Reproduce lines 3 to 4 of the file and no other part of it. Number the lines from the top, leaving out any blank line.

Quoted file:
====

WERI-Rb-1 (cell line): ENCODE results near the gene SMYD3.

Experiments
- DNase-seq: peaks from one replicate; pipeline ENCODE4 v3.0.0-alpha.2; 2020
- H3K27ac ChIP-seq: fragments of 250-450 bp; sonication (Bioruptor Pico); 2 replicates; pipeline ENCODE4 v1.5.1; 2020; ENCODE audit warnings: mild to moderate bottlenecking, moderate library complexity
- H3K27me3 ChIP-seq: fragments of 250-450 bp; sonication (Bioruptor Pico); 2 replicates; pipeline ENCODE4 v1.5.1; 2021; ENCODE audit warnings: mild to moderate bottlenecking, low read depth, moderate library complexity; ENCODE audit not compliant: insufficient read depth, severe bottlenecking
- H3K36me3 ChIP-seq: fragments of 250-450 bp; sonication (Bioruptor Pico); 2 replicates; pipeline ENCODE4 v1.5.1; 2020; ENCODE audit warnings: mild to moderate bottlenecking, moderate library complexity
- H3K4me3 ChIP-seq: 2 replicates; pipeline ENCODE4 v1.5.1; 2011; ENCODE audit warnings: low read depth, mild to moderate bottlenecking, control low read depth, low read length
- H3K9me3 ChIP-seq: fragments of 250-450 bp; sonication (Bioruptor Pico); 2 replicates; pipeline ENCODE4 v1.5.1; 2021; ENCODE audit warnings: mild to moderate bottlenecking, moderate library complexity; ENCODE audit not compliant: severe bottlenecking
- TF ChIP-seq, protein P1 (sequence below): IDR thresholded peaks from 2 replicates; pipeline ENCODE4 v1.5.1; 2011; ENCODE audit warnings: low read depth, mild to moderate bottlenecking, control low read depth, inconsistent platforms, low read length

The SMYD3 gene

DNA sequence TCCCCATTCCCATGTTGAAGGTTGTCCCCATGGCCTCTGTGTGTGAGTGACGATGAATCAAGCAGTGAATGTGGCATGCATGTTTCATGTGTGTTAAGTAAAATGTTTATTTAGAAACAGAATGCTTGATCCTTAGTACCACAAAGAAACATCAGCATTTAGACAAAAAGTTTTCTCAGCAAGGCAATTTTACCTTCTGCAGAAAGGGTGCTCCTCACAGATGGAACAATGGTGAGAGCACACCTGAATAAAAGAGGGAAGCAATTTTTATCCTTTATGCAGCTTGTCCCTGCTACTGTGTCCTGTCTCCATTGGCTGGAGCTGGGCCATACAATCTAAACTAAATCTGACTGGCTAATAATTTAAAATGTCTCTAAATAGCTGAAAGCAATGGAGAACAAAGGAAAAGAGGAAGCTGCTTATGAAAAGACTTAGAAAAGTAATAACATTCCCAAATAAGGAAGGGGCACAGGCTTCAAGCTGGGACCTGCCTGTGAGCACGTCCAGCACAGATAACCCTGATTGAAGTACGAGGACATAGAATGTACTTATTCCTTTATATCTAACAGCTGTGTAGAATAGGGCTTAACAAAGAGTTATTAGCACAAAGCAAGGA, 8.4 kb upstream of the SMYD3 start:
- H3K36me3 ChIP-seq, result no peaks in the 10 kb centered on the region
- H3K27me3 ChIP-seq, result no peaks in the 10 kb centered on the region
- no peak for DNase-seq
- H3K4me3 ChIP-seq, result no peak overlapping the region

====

- DNase-seq: peaks from one replicate; pipeline ENCODE4 v3.0.0-alpha.2; 2020
- H3K27ac ChIP-seq: fragments of 250-450 bp; sonication (Bioruptor Pico); 2 replicates; pipeline ENCODE4 v1.5.1; 2020; ENCODE audit warnings: mild to moderate bottlenecking, moderate library complexity